Justin101
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15 Sep 2019, 2:17 pm

Oh, you are a very lucky person!! If you play this right you're due for a nice payout and an extra long holiday.

Where possible, instigate further outbursts from him (subtly). Record him. Most mobile phones have this capacity. Keep a diary noting how it's effecting you. See a doctor as well. Have a friend/colleague write a witness statement (the more the better).

Then when you have enough evidence, sue him/the company.

Any subsequent attempt to fire you is unfair dismissal.



Amity
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15 Sep 2019, 2:51 pm

sharkattack2 wrote:
Thanks for the advice staying as low key as possible makes sense.

How is your life treating you?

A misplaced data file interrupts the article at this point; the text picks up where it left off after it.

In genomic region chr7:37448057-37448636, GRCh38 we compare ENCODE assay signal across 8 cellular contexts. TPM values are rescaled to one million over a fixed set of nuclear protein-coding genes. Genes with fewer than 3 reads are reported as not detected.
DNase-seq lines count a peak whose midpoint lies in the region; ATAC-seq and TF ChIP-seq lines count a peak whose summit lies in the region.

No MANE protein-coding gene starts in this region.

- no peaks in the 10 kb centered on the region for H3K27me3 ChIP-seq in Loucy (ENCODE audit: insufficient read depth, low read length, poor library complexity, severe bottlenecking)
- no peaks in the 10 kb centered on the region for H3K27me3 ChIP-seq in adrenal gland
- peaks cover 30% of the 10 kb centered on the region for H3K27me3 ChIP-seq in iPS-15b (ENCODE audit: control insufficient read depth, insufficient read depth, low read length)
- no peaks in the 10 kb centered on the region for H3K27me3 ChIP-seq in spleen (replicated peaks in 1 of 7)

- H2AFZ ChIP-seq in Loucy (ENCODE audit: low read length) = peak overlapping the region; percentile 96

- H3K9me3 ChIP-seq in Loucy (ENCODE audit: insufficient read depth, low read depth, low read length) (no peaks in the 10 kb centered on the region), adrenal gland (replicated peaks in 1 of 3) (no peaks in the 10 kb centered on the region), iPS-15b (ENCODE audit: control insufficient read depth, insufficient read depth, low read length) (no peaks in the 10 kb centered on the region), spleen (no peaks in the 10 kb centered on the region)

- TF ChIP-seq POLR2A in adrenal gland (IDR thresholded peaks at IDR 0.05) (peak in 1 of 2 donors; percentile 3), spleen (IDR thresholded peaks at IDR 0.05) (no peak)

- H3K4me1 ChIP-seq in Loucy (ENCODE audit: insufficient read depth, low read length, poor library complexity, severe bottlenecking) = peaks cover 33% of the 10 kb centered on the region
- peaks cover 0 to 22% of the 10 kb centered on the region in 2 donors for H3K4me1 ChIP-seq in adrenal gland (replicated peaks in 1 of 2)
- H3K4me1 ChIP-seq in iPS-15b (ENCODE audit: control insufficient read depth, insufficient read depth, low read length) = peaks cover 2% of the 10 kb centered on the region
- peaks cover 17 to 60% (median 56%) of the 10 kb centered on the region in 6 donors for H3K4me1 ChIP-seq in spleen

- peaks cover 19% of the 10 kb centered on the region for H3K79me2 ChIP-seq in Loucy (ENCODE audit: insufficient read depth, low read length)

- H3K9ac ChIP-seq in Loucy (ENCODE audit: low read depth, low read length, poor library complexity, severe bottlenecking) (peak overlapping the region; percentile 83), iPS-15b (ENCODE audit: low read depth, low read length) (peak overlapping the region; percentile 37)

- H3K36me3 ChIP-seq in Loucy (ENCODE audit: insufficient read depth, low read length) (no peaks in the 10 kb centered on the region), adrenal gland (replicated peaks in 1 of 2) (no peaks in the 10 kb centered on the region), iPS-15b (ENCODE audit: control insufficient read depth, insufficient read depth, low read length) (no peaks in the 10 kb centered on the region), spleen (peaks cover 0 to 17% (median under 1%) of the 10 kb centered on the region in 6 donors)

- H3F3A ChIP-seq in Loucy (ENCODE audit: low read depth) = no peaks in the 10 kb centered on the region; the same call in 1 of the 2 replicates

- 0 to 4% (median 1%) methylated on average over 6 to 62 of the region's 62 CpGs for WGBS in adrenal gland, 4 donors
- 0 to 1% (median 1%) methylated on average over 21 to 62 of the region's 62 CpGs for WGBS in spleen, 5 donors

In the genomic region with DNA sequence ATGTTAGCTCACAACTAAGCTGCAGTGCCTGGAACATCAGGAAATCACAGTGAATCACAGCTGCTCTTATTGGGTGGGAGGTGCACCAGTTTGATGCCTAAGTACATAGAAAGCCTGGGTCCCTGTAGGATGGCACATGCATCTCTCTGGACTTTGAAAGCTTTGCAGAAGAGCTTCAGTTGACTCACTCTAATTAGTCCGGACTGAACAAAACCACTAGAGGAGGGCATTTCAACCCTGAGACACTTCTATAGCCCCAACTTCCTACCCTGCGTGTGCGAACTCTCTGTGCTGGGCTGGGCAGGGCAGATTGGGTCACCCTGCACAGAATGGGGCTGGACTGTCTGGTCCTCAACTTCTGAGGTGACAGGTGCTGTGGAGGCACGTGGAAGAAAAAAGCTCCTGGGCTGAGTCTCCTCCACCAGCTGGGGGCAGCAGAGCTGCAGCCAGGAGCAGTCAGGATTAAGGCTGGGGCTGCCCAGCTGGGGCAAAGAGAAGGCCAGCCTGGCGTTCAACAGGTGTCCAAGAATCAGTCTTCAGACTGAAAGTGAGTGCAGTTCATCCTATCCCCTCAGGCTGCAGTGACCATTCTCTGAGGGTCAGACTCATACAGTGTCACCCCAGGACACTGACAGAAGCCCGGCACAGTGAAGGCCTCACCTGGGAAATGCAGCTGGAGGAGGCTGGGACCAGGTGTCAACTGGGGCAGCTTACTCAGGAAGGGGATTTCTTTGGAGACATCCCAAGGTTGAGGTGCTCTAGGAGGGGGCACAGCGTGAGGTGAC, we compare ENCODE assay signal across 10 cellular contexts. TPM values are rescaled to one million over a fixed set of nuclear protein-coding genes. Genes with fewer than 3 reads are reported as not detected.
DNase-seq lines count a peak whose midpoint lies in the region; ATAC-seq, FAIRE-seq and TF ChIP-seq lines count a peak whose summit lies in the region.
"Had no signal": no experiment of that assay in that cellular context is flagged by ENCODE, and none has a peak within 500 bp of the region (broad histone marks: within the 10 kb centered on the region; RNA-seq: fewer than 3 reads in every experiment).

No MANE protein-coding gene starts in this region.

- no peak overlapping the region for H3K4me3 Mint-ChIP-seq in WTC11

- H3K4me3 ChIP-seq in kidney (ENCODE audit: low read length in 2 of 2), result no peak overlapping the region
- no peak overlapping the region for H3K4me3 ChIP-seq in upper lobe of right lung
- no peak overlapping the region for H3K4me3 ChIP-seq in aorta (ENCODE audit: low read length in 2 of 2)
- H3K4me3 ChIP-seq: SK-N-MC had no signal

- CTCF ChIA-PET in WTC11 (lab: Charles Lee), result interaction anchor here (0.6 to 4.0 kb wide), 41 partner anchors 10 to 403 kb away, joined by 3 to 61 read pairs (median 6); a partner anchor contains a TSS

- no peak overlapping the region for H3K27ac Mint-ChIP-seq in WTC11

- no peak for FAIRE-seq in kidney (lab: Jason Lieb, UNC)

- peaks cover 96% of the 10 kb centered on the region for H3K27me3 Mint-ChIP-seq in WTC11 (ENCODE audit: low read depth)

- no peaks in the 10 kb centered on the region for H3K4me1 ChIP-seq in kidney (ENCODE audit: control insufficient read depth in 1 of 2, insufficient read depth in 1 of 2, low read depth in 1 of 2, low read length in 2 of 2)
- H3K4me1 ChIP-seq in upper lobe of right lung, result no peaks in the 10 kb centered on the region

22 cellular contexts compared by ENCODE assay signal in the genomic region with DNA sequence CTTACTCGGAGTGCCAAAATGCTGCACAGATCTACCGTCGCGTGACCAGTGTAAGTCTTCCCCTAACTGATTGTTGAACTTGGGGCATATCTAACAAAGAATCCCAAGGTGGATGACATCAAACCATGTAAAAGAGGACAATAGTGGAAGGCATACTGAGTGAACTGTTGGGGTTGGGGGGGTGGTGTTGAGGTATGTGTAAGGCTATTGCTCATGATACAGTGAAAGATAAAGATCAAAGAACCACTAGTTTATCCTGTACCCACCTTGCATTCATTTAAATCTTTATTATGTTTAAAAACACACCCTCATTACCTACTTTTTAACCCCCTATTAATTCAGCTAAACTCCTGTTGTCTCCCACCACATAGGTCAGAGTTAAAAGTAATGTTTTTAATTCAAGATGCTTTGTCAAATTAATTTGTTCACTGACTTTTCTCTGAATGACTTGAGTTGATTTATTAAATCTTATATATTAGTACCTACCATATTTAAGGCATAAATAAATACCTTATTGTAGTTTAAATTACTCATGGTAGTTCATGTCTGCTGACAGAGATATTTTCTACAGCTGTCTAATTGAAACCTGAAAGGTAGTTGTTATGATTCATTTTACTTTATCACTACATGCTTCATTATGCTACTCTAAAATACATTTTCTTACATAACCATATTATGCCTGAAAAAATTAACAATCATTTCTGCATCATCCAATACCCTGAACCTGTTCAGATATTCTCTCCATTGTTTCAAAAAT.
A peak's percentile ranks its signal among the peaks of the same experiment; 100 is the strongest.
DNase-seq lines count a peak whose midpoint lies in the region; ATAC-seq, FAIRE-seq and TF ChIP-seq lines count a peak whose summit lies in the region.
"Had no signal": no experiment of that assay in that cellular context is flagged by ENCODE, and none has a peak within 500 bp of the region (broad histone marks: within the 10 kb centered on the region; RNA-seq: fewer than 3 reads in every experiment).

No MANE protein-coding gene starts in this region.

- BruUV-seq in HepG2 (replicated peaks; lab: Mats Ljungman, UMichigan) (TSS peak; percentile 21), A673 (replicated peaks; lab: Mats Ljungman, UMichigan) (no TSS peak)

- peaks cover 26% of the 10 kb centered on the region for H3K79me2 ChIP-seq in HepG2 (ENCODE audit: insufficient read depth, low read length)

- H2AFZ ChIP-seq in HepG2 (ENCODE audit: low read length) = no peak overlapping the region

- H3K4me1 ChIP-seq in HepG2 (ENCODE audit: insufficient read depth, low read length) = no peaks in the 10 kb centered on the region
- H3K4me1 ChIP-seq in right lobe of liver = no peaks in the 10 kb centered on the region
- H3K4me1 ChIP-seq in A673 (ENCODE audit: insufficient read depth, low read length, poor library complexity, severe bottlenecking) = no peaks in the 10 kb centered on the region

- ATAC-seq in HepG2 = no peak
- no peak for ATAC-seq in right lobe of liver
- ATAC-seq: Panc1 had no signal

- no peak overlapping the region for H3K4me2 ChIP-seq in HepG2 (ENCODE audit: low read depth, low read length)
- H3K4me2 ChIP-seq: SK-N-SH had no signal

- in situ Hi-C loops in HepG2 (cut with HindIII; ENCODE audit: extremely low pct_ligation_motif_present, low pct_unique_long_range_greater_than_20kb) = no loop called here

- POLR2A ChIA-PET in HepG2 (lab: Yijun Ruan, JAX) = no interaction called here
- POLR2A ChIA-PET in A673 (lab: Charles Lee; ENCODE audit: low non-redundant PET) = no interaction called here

No bother at all Sharkattack.

Life is the finest really, I could complain, but what would be the point of that!
Great bit of weather friday and yesterday, hope you got out to enjoy it!



Amity
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15 Sep 2019, 2:53 pm

Justin101 wrote:
Oh, you are a very lucky person!! If you play this right you're due for a nice payout and an extra long holiday.

Where possible, instigate further outbursts from him (subtly). Record him. Most mobile phones have this capacity. Keep a diary noting how it's effecting you. See a doctor as well. Have a friend/colleague write a witness statement (the more the better).

Then when you have enough evidence, sue him/the company.

Any subsequent attempt to fire you is unfair dismissal.

Seems to me that requires skill in manipulation.



Amity
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15 Sep 2019, 2:55 pm

ToughDiamond wrote: